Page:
Dundee Rep Theatre and Perth Theatre
Sat 24 Sep – Sat 15 Oct, Dundee Rep Theatre
Don Quixote trades in his horse for a mobility scooter in this flamboyant and tender retelling from Dundee Rep Theatre and Perth Theatre written by Ben Lewis and directed by Lu Kemp. With wit, heart and a live musical accompaniment, Cervantes’ metaphysical comedy becomes a thoughtful commentary on modern life, alienation, growing old and also the stories we tell ourselves.
Donald (Benny Young), an 87-year-old middle-class Scot who lives alone in the house his father built (literally) is sick of eating Shreddies in front of the television. Enlisting his great-nephew Sandy (Sean Connor) as his squire, Don digs out his old medieval re-enactment gear and sets off to restore the ‘golden age’ of chivalry to a world that has lost all sense of wonder and purpose. Along the way he’ll be knighted by the Queen of Poundland, tilt at nanobot-dispensing windfarms and reckon with the meaning of heroism as the real world encroaches on the fantastical in a post-theatrical twist. But, with the help of his family and carers, can he defeat a social care needs assessment?
Don’s adventures are accompanied by live flamenco guitar (played by Paddy Anderson and Pablo Dominguez) that, it is often implied, only he can hear. Interwoven with the lively original music are occasional motifs of recognisable songs (and a finale I won’t spoil here). So, the music further blurs the boundaries between past and contemporary, and what is real and imagined.
The set design is artfully clever in its simplicity. The colourful backdrop of purple-streaked hills could evoke a Spanish sunset, or neon-soaked heather in modern-day Scotland. Set into the stage floor is a disc, with a blue crack ripping through its centre that could be a faded carpet or a river, but also put this reviewer in mind of a broken record, much like the tangled, oft-antiquated thoughts that repeat round Don’s muddled mind. Against this backdrop, Don and his squire embark on an episodic adventure that takes them to traffic islands, Wetherspoons and windfarms. The cast members dance as they bring set pieces on and offstage, a flourish which keeps the pace rolling in a transition-heavy play but also helps call attention to the artifice of the production: we see the scaffolding of the world Don has constructed, as not the characters but the cast interact with the music.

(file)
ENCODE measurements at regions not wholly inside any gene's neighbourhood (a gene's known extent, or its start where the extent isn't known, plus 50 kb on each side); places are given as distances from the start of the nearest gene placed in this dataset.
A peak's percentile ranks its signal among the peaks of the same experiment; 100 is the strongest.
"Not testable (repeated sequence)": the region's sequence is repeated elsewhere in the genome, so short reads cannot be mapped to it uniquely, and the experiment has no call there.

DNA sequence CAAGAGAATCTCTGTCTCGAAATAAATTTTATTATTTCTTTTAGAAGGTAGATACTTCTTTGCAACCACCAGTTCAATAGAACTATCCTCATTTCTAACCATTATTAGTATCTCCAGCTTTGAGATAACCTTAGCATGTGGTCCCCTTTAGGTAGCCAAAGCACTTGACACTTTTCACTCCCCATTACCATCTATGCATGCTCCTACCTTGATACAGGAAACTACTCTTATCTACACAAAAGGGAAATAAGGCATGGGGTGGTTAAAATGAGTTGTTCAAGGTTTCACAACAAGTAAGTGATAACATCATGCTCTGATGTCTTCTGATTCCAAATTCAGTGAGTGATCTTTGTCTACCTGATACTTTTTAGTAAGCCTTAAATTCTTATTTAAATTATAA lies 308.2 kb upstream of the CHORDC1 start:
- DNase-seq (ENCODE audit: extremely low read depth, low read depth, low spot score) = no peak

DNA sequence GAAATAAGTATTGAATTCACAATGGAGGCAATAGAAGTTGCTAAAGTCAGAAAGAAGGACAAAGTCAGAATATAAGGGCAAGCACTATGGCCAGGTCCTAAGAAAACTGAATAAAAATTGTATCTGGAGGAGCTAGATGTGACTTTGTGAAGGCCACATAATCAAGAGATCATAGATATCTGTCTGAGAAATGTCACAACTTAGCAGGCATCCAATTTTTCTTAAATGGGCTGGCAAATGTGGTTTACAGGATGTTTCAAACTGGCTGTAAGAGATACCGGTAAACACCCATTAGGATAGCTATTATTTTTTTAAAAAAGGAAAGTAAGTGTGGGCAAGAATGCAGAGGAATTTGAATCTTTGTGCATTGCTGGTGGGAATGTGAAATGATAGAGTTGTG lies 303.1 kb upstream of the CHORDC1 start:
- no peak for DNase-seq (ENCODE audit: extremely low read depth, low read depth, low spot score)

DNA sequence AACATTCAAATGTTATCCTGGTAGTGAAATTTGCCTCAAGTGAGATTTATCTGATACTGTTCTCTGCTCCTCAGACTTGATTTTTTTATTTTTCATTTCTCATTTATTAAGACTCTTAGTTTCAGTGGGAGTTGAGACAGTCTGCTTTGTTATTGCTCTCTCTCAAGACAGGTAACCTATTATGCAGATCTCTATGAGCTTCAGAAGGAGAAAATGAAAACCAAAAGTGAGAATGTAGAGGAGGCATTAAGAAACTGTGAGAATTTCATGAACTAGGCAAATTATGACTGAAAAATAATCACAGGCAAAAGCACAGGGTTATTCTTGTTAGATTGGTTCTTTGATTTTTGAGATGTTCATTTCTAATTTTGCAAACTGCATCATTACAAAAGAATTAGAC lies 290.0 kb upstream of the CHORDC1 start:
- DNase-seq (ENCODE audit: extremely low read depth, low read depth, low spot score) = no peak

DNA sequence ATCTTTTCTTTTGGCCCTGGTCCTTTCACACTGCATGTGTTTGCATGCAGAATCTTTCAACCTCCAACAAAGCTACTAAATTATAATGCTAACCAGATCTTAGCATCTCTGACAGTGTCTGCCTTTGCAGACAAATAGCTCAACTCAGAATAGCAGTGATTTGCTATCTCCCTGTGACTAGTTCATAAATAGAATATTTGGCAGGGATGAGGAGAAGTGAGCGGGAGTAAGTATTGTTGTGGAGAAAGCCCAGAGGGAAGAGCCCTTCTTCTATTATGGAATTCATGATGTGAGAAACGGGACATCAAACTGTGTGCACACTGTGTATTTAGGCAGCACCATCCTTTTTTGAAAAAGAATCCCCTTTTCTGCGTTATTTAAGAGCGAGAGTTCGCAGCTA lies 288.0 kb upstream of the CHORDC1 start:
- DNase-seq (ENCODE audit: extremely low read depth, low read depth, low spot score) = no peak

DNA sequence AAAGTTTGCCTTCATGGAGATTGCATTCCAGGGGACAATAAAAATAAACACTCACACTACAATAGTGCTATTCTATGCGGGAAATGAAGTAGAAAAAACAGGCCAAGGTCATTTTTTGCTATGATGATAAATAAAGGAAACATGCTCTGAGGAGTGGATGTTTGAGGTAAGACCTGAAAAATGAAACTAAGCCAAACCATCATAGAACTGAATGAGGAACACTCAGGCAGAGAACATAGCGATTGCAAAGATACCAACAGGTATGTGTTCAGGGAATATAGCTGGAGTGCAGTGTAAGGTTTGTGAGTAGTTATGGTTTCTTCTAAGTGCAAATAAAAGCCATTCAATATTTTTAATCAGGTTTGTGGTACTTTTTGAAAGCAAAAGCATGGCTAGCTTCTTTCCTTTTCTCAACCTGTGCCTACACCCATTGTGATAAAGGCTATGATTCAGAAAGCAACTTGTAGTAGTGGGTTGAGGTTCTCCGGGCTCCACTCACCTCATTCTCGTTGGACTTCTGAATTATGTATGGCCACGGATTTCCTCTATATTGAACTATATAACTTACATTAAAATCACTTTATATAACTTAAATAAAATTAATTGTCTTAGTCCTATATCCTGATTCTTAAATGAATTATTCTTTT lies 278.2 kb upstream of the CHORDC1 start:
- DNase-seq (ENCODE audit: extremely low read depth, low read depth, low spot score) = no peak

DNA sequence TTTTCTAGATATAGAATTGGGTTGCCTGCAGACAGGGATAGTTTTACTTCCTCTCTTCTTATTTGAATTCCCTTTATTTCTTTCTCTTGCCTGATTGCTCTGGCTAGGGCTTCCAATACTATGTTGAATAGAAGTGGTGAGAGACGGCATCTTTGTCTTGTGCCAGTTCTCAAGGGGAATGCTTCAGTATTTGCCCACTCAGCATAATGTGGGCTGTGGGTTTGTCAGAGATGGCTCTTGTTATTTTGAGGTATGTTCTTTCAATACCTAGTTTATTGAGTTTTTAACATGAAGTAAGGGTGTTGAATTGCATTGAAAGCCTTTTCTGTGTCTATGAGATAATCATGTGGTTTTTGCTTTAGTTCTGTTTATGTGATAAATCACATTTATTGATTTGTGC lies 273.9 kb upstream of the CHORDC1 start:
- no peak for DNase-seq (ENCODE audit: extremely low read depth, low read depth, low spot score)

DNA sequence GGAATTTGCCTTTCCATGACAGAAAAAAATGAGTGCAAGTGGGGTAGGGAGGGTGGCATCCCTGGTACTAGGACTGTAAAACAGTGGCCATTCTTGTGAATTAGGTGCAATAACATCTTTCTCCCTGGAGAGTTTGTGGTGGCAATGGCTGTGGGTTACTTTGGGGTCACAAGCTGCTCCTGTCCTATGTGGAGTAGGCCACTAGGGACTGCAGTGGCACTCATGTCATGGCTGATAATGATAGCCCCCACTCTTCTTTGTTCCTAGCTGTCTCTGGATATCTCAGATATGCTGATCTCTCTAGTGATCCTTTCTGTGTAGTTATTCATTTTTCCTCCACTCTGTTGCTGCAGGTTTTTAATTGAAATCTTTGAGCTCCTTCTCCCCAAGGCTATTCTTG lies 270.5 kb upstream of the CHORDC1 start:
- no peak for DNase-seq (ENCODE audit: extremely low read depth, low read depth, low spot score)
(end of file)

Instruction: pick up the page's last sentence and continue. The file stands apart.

The cast themselves are marvellous. Young as Don is surly, self-aggrandising and critical, but with an underlying vulnerability as he struggles with senility, loneliness and fears of a life wasted. Connor’s havering Sandy is instantly endearing, with a youthful buoyancy to contrast Young’s irritability, but no less depth as he ponders his own lacklustre present and uncertain future. Rounding out the cast are Irene Macdougall, Nicole Sawyerr and Emily Winter as the ensemble. Each is given a chance to shine, with Macdougall giving a particularly sinister performance at the show’s climax. At times, they take on an aspect akin to the muses or a Greek chorus, or perhaps something closer to Macbeth’s witches, as they challenge Don and the audience.
Questions are raised in this play. About class. About patriarchy. About the way we treat our elderly. About finding connection and purpose in an ever-changing modern world. About whose stories are (and are not) told, and how we tell them. About how to hold on to hope for the future when the present has failed to live up to all that was promised. That being said, the play never loses its sense of fun. Its emotional sincerity is a kernel at the centre of boundless humour and outrageous imagination. And all of it wrapped, of course, in an irrepressible flamenco score. This play will take you on a rollicking escape, all whilst asking: what are we escaping, and why?